Kate and her husband, Daniel, and their three children live in Lille in the north of France, working with the French-run organisation Groupes Bibliques Universitaires (GBU), which seeks to evangelise, train, and disciple university students.
Happy New Year! It’s a greeting that rolls off the tongue. We’ve heard it a thousand times. It was wished to many last year as well – words aching with the hope that 2021 would be better than the tumultuous 2020. But was the new year a happy one? Or was it, like the previous year and so many before it, riddled with disappointment, sadness, fear and anxiety?
Yet we wish it again – a blind faith or naïvety that although pure happiness has never been attained on earth, that this coming new year would be pure happiness. And so happiness is the ultimate goal for a new year again – I deserve it and I should work out how to get it. It’s easy to place fitness, food and family time right near the top of the list of resolutions for the new year. But what happens when these things don’t bring the happiness I desire?
I chew over this question as I walk home from the school drop-off, Christmas lights sparkling over the dark streets as sunrise begins to break through the heavy clouds (sunrise is late at this time of year in the north of France). Is expecting a happy new year like expecting to be able to have a sunrise all day? There will be happiness, but not all the time. My mind wanders to several brothers and sisters in Christ who have experienced a year that saw happiness slip from their grip again and again. What then did they grip onto?
Should happiness be king in my life?
I think of a friend who comes to church almost every week, leaning heavily on his wife as he attempts the slippery ramp into the building, smiling to see those around him. His newly diagnosed cancer and its treatment has been ripping his body apart from the inside out. Yet he smiles. His plans for 2021 didn’t come to pass. But he wasn’t hoping for a happy year; he was hoping for a joyful year because he has a deep conviction that he has eternal peace with God in Christ. He got what he hoped for – his deep joy is completely unshaken, even if happiness has ebbed and flowed.
I think of a GBU student we know who finished high school in July 2021 (the academic year is different to Australia here). In his large high school, he was the only Christian and yet he ran a Bible study every week for anyone who would come – friends he’d invited or other students who were curious. It was a hard slog, but he did it for three years. He started uni in September 2021, hopeful that on the large university campus there would be a Christian who would want to help him run such a group again. It would make him so happy to have a friend his age who shared his Bible-based beliefs, yet he’s alone. Again. But he presses on, running a group to invite people to, because his joy in Christ is unshaken and it’s a joy so deep and powerful that he can’t help but share it with anyone who will listen.
Yet not all Christians respond to disappointments with unshaken faith. I think of another GBU student who is going through a time of deep doubt. She had plans for a happy year, but many events have thwarted the eventuation of that happiness. Yet there’s the promise of happiness to be found in something that’s contrary to God’s way of living and she has a choice. She’s chosen to stop coming to church and Bible study, she’s distanced herself from Christian friends. At this stage, she’s choosing to give up joy in Christ for the pursuit of happiness.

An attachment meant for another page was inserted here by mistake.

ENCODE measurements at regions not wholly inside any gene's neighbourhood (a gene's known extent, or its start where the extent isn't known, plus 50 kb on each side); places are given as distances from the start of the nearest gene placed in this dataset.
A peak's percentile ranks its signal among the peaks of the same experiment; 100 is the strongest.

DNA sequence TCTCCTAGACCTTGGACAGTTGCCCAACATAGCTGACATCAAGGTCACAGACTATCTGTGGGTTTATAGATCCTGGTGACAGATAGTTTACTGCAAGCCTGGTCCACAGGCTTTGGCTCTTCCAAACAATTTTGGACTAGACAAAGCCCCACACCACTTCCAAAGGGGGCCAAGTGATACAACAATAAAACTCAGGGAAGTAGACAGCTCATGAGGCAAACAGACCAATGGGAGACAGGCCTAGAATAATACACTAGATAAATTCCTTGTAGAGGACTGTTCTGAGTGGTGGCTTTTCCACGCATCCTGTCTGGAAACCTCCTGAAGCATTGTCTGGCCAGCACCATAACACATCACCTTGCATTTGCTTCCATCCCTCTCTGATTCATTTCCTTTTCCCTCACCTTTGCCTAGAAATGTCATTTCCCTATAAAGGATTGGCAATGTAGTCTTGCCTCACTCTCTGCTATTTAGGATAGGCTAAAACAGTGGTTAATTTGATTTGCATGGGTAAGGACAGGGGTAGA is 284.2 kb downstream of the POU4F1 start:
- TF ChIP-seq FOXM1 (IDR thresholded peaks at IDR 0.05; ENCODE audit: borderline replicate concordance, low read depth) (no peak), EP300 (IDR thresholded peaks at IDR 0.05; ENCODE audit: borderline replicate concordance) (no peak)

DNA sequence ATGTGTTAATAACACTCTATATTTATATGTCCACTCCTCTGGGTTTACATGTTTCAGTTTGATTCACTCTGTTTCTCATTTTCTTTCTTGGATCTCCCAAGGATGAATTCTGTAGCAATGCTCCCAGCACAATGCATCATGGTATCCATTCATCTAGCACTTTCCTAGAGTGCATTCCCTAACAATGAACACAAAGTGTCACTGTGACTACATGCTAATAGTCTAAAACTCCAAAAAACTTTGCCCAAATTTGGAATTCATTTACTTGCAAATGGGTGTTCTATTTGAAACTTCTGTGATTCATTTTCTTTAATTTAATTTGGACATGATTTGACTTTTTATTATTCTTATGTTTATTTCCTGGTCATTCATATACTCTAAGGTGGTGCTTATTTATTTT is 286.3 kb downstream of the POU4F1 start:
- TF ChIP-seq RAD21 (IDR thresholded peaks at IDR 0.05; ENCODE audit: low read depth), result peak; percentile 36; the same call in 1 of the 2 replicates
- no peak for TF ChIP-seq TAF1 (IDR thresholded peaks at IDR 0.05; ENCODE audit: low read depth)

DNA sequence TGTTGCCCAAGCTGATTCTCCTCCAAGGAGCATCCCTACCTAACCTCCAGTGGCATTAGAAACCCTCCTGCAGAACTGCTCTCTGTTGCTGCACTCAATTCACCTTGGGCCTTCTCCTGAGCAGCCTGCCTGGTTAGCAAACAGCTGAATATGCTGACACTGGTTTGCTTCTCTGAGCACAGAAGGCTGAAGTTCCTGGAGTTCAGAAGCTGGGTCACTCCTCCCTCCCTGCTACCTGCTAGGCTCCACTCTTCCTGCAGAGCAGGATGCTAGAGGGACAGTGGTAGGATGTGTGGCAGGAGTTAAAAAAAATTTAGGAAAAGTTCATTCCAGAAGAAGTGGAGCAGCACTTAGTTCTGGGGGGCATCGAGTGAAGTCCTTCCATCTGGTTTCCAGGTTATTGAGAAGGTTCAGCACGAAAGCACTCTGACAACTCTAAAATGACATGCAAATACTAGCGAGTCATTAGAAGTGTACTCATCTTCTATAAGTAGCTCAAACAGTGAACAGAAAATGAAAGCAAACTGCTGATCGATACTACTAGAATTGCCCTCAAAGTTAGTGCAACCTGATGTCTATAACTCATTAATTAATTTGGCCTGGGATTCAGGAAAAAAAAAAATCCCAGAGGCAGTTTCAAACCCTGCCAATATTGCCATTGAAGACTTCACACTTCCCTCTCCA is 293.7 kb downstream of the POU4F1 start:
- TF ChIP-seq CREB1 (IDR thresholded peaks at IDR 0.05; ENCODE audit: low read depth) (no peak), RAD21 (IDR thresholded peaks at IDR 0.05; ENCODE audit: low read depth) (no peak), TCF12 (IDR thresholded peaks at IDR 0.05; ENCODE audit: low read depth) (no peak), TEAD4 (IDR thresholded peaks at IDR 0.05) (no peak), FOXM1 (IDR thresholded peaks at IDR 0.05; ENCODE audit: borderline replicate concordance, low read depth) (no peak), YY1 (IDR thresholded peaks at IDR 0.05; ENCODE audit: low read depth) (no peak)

It breaks my heart to see someone walking away from the faith. Yet it’s not a surprise. France, in particular, invites everyone to embrace their freedoms and shape their own happiest reality. It’s tempting. I like to put myself first and I like the encouragement to obey my own desires. Every human desires happiness, but should I walk through life allowing that desire for happiness to guide my every step? Should happiness be king in my life?
We can’t lasso and capture happiness any more than we can lasso and capture the sunrise.
The morning sun is a little higher now and once again hidden behind the heavy grey clouds. Frosty rain begins to tumble down, even though rain wasn’t forecast today. I think about how we can’t actually shape our own reality. I can’t stop the rain; I can’t even predict it. No matter how hard we exercise, fuss over our diet, read self-improvement books, save money, climb the career ladder, study harder … we can’t lasso and capture happiness any more than we can lasso and capture the sunrise. So should this fleeting nicety be allowed to be king?
I push open the door to my warm apartment, hang my wet jacket, grab a hot cuppa and feel the tingle of warmth rejuvenate my freezing hands. I flip to Hebrews for guidance through these thoughts, my mind goes to Hebrews 12:1-2: “Therefore, since we are surrounded by so great a cloud of witnesses, let us also lay aside every weight, and sin which clings so closely, and let us run with endurance the race that is set before us, looking to Jesus, the founder and perfecter of our faith, who for the joy that was set before him endured the cross, despising the shame, and is seated at the right hand of the throne of God.” What a great reminder. I need endurance more than happiness; it’s a race, not a holiday. I focus on Jesus, not myself, and I follow his example of endurance for joy and glory.
And so my prayer for my family and for myself for 2022 is that we keep choosing the deep joy offered in Christ, to thank God for the happiness he gives us, but to not live and work in the pursuit of happiness, but to live and work for him in whom my joy is found.
So I wish you all a “Joyful New Year in Christ”.